How do I connect a soundbar to my TV?

Can you add a soundbar to any TV?

Almost every soundbar and TV, no matter its age, will have an optical connection. Some older models may have a stereo RCA connection as well.

ARC and the more advanced eARC is now the most common way to connect a sounbar to a TV. It works over HDMI. You simply find the HDMI socket on your TV that's labelled 'ARC' or 'eARC', and connect the soundbar to that. Not only is ARC/eARC much more convenient than optical, it's also capable of handling higher-quality formats such as Dolby Atmos.

Is ARC or Optical better for a soundbar?

The key thing to know about optical is that it's restricted in bandwidth compared to ARC/eARC. So if you have the choice between the two and opt for optical, you might not be making the most of the audio decoding built into your soundbar. The most advanced immersive formats optical can handle are compressed Dolby Digital or DTS 5.1 surround sound, so that means no Dolby Atmos or DTS:X.

When it comes to ARC/eARC, you need to ensure that your TV has a compatible HDMI socket that supports all the audio formats being sent to your TV. Read our guide to HDMI ARC and HDMI eARC for the full lowdown on this connection, but you need to know that ARC supports Dolby Atmos in its lossy Dolby Digital Plus format (the codec used by streaming services), while eARC can handle high-quality codecs such as Dolby Atmos in Dolby TrueHD. If your viewing involves physical media, you will probably want to ensure you have got an eARC connection to get the most from your system.

ARC/eARC also allows your main TV remote to control the basic volume and power functions of your soundbar via HDMI CEC (Consumer Electronics Control). Some soundbars come with their own remotes and/or have app control, but if your connection to your TV uses an optical cable, you may still be able to use your regular controller. Certain models, such as the Sonos Ray, can 'learn' to recognise the commands of both IR and RF remotes, but the set-up will depend on your TV manufacturer.

Unfortunately, ARC/eARC can sometimes introduce a slight audio lag resulting in lipsynching issues that can vary depending on your TV-soundbar combo. However, many brands include controls to adjust the delay on a soundbar's app, and sometimes there's also an option to modify it on a TV's settings.

If you are using ARC/eARC to connect to a Dolby Atmos soundbar, check whether you are actually receiving Atmos. Most soundbar apps will give you confirmation of the type of audio format that you are currently listening to on the Now Playing page or occasionally on the soundbar's display (if it has one). So if what you are playing should be in Dolby Atmos, but the app says otherwise (likely 'PCM', '5.1' or '2.0'), then it's time to delve into the settings of your TV and Blu-ray player.

To receive Dolby Atmos, any source device must be set to output bitstream audio. You can find this option in the audio settings of TVs, Blu-ray players and streaming sticks. In PCM, you will hear the audio only in stereo, but sending bitstream means your soundbar will be able to receive those lovely Dolby formats, including Atmos.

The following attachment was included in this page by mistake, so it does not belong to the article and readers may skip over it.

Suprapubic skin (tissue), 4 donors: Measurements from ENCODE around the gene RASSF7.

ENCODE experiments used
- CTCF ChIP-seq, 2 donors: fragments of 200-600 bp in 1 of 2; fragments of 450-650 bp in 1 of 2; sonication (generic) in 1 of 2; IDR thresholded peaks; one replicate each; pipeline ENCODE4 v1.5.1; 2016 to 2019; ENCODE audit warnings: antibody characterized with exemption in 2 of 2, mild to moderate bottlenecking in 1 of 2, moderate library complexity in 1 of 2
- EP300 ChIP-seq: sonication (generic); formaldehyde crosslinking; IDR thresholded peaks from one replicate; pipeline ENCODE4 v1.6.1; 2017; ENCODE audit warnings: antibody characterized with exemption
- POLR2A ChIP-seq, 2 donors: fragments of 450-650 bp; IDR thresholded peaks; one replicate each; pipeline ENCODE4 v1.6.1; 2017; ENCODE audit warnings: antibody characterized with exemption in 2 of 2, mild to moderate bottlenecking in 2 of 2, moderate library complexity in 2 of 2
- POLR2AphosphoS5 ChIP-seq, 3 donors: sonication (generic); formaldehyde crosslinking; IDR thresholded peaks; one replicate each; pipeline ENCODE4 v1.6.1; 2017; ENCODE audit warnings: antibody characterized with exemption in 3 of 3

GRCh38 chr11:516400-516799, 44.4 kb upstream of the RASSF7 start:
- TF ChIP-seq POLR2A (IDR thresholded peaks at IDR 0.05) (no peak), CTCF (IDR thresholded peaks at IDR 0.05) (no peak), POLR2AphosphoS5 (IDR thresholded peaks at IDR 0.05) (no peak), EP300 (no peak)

What are the best equaliser setting for a soundbar?

If your soundbar comes with its own automatic calibration software, then make sure you run it, so the soundbar’s audio output is matched to your room’s layout and characteristics. The Sonos Beam (Gen 2), for example, uses Sonos's Trueplay software in conjunction with your smartphone's microphone to tailor its sound. 

While automated optimisation is great, your own ears are even better. If your soundbar also has options to alter individual channel levels, don't be timid with tweaking things to suit your taste/needs. Every room is different, and hearing is subjective, so what sounds great to one person may not to another. The great thing about a soundbar is that it is generally straightforward to make adjustments and swap back if you change your mind.

Some soundbars will come with pre-programmed modes for different types of content. In our experience, soundbars with cinematic modes often use 'spatial' processing that can introduce high-frequency artefacts. In contrast, 'music' modes will usually have a bass and treble-heavy EQ that can sound a little brash. We tend to favour a flat standard mode, if one is available, that we manually adjust to our liking. But there is no one size fits all approach that will work for every room and listener.

There is little more frustrating than not being able to hear dialogue when watching a TV show or movie, but inevitably, varying levels of speech clarity combined with how busy the soundscape is and the overall style of the mix can mean that whispery, mumbly vocals hinder even a top-quality, room-tuned soundbar. 

Fortunately, most soundbars have speech enhancement feature settings that will typically raise the volume of the centre channel and crispen up the EQ to help improve dialogue audibility. Not every brand implements this with sophistication, and sometimes these modes can sound thin and harsh, but once again, it's always worth experimenting to find what works for you and your space. 


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Tom Parsons

Tom Parsons has been writing about TV, AV and hi-fi products (not to mention plenty of other 'gadgets' and even cars) for over 15 years. He began his career as What Hi-Fi?'s Staff Writer and is now the TV and AV Editor. In between, he worked as Reviews Editor and then Deputy Editor at Stuff, and over the years has had his work featured in publications such as T3, The Telegraph and Louder. He's also appeared on BBC News, BBC World Service, BBC Radio 4 and Sky Swipe. In his spare time Tom is a runner and gamer.